Many initial calls regarding a potential Chapter 11 business reorganization seek just the basic information: Does my business have to go out of business if it files bankruptcy? Can reorganization help my business resolve a particular debt or situation (i.e., unpaid withholding or sales taxes, judgments, collection efforts, commercial eviction, lawsuits)? What is Chapter 11 anyway? How much does Chapter 11 cost? How long does it take for a plan to be confirmed?
At its most basic principle, Chapter 11 reorganization is a way that a financially distressed business can obtain immediate and lasting relief so that it can keep operating and stay in business. As the name “reorganization” suggests, that financial relief comes in the form of reorganizing and restructuring debts and other liabilities. A confirmed Chapter 11 plan of reorganization can accomplish this in any number of ways, from restructuring financing terms to extend the payback period, reduce interest rate and bifurcate secured claims (i.e., principal reduction), to discharging or significantly reducing unsecured claims, to providing a five-year payback period for most tax liabilities, to halting lawsuits and administrative actions, to reinstating a suspended license and more. The favorable results that can be attained in a confirmed Chapter 11 plan of reorganization are open ended and limited only by the parties involved.
The Chapter 11 process starts by consulting an attorney as soon as the business
finds itself in financial dire straits. Time is of the essence and non-bankruptcy options such as bank/creditor workouts or other out-of-court arrangements may be explored if time permits. However, Chapter 11s are often filed after such efforts fail or reach a standstill. At that point, the business can file Chapter 11 to obtain immediate relief in the form of the automatic stay prescribed under the Bankruptcy Code. At the moment of filing, the automatic stay puts an immediate moratorium on debt collection efforts, including the suspension of pending lawsuits, judgments, foreclosure, levies, etc. While the automatic stay will not permanently deprive all creditors from pursuing their legal remedies, it often is the curveball that has that result. The automatic stay provides the debtor with breathing room and time to consider new routes to improve business prospects. Moreover, Chapter 11 offers a new platform upon which to leverage legal possibilities that may not be available outside of Chapter 11 bankruptcy.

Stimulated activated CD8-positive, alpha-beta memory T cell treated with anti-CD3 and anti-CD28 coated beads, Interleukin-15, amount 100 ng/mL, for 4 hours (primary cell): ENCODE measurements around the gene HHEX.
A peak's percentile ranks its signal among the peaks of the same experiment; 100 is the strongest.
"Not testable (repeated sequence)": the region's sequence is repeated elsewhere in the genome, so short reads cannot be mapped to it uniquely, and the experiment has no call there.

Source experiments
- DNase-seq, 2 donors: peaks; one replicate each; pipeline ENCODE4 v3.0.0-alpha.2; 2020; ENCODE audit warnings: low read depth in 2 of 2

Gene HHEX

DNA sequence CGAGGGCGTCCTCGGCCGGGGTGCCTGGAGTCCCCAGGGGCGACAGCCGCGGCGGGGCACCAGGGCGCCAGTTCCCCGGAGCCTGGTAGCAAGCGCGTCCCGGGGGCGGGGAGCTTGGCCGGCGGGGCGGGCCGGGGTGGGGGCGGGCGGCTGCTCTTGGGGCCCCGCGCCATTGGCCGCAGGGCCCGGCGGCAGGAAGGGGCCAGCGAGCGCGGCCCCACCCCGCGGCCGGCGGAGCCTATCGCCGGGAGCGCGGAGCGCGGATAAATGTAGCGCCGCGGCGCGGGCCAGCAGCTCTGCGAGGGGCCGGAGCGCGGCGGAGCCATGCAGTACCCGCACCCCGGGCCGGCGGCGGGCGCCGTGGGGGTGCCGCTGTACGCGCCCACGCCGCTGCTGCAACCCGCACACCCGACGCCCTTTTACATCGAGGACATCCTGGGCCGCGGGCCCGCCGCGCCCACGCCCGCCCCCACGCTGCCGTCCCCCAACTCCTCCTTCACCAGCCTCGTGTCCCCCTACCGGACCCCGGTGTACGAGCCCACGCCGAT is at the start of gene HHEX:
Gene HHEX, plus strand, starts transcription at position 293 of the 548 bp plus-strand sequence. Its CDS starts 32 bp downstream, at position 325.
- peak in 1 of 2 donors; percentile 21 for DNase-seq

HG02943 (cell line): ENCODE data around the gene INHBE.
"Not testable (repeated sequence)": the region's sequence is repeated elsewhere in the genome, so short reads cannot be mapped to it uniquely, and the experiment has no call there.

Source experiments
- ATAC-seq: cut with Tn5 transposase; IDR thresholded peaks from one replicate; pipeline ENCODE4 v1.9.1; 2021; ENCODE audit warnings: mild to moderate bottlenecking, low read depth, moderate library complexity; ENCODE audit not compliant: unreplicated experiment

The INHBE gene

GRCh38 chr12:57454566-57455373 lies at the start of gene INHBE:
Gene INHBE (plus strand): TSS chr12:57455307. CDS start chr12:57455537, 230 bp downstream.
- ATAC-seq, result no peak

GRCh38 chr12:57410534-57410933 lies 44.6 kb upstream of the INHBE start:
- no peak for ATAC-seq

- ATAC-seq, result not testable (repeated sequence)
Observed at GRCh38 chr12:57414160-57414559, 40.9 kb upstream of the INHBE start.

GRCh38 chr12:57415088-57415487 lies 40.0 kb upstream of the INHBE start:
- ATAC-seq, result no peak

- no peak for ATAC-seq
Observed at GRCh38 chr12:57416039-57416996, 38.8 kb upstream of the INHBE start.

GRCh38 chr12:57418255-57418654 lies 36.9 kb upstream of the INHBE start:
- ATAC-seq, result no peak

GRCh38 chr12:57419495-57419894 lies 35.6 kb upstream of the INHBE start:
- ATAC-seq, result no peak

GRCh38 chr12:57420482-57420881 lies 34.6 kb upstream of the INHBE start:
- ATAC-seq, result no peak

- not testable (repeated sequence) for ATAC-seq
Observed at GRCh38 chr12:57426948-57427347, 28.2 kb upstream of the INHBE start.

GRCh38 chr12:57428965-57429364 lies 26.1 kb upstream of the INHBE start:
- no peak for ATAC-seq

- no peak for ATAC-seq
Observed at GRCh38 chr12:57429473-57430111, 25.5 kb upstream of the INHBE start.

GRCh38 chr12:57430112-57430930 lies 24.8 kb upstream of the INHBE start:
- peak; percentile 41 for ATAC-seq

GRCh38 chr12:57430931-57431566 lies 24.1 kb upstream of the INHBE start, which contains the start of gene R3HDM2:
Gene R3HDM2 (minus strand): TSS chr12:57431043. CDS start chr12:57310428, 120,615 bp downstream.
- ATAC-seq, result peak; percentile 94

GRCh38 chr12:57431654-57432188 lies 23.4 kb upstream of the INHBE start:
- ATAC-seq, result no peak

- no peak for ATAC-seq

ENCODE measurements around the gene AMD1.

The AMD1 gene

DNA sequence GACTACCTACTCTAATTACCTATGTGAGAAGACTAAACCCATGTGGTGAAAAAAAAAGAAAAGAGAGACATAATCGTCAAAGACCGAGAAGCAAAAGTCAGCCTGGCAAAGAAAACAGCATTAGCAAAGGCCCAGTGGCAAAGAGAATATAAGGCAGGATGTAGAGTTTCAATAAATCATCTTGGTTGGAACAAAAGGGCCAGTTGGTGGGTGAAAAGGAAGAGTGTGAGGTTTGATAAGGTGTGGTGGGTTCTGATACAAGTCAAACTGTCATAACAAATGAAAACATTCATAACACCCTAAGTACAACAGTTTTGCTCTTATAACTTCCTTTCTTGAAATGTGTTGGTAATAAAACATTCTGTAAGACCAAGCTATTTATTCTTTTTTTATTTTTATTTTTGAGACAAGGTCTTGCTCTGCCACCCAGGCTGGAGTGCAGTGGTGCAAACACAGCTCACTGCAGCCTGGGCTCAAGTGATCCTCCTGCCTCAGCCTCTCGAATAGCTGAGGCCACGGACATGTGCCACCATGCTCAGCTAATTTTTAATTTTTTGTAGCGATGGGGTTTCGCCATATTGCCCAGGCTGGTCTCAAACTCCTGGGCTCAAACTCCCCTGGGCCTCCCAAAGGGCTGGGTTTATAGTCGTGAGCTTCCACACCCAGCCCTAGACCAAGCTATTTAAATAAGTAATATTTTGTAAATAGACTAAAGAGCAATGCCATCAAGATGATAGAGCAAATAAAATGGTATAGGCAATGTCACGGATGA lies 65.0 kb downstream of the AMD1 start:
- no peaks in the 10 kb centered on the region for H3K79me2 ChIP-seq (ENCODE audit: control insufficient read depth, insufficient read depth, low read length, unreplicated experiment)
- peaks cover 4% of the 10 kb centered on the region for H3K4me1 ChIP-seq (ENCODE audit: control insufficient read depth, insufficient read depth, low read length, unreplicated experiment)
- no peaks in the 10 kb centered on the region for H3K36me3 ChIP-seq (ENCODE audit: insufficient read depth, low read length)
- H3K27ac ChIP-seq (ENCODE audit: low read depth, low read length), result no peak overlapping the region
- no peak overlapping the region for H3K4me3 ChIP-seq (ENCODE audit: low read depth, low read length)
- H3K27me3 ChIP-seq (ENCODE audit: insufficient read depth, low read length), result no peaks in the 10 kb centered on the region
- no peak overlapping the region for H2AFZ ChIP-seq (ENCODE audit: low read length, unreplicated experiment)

Once filed, multiple parties become necessarily involved in a Chapter 11 proceeding. Of course there is the Chapter 11 debtor and its attorney, and also the Office of the US Trustee—which is a federal office organized under the U.S. Department of Justice—which has the duty to monitor and participate in Chapter 11 proceedings as necessary to ensure the procedural process and certain mandatory reporting requirements are properly followed. It is also possible that a committee of the business’s creditors may be formed however this is somewhat less likely to happen in smaller cases. Additionally, a bankruptcy judge is assigned to the case who serves as the ultimate arbitrator over the Chapter 11 proceeding and all disputes, if any, that may arise between the debtor and other parties in interest.
During the course of a Chapter 11 proceeding, the debtor can expect to make several appearances before the judge and with the attorney for the Office of the US Trustee assigned to the case. The debtor can also expect to prepare and file detailed monthly financial reports of the business’s operations, and to participate in negotiations with key creditors. Chapter 11 requires the business to be an “open book” for the duration of the proceeding, and transparency in most areas of the business is critical to a successful Chapter 11.
The duration of a Chapter 11 proceeding can vary widely, with a simple uncontested
case lasting a few months or more while a large business in an embattled case having multiple secured creditors and contested actions taking years to complete. An experienced Chapter 11 attorney can review the business’s circumstances, advise of the potential pitfalls that could arise to complicate a Chapter 11 proceeding, and provide an estimated range of attorney fees and other costs involved in Chapter 11 proceedings.
Lynn Wartchow provides initial Chapter 11 consultations to review the business
liabilities and other circumstances affecting a possible Chapter 11 bankruptcy proceeding, and to advise on possible options and solutions that Chapter 11 can provide to keep a business operating and improve future prospects.